Independent Film - Don’t forget the sound


film making sound

It seems most ‘first time’ film makers put all their resources into making a beautiful visual composition and ignore the other aspects of their film. The end result is more often than not a disappointment for reasons that aren’t always clear to the director.

From personal experience and watching low films, the reason so many fail is the lack of great sound. (I am not implying that the script or acting is always first rate… if you know what I mean)

First of all, sound not really as sexy as a well composed image. Getting clear sound isn’t as fun or as immediately gratifying as getting your dolly shot just right. Most film makers are visual and most are looking for the immediate gratification.

Some simply do not know audio, sound is a complicated subject and good sound can be a dense product that calls for specific technical skills.

Sound tends to works subconsciously. You may notice a familiar song over a montage, and sudden sharp effects, but perhaps not notice the subtle sound design through.

film music emotion

A film score carriers the emotion of the scene. It essentially plants an idea in your subconscious about what you’re supposed to be feeling as you watch. It deepens your feelings, creates unease when there’s nothing on the screen to make you feel suspicious, and it creates an ironic disconnect between what you feel and what you see.

Sound effects are also the only truly three dimensional element of a film. Even recent 3D technology does nothing more than improves on the illusion of depth that already appears in film technology. It’s sound that creates a full three dimensional world. It gives you a ton of information about the environment surrounding the characters, and tells you what’s going on off screen. Sound enters the full space of the theater, and affects you in a very physical way.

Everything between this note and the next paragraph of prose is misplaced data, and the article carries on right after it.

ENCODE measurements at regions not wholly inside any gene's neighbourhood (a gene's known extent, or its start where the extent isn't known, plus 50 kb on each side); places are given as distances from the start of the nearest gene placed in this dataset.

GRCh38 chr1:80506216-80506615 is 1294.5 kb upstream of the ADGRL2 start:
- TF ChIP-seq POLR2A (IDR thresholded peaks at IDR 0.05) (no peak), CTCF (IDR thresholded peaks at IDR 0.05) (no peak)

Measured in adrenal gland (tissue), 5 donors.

Sound also improves the link between shots and scenes when editing. A dozens cuts within a scene, throwing you through space, but sound never cuts, giving the scene continuity. Think how this links cuts within a number of different locations.

Convinced yet? Think back to when you were watching a low budget flick with poor sound. Feels like an amateur endeavor doesn’t it?

Acting can me managed with creative casting, poor image quality can be justified as an avant- garde directorial choice, but terrible sound quality will make your movie seem cheap.

So what to do for a low to no budget short?

Hire a good shotgun microphone: A shotgun mic will record what’s going on in the direction you point it, and will pick up far less of the ambient noise and background sounds of your environment.

If you’re feeling very ambitious (have a budget or well connected), or have someone who understands sound, you can have them bring a portable mixer to work in between the mic and the camera. See what you can pull together.

Next, do some basic clean up in post production. While it’s ideal to hire a pro sound mixer to create a dense, three dimensional, clean and layered soundscape, this is could be beyond the means of some independent video producers so wing it if you have to.

Very least look up a few online tutorials on how to do some basic hiss removal and audio clean up. Apply these techniques to your relatively cleanly recorded audio, and you will be miles ahead of every independent or first time film maker when it comes to producing a strong product.


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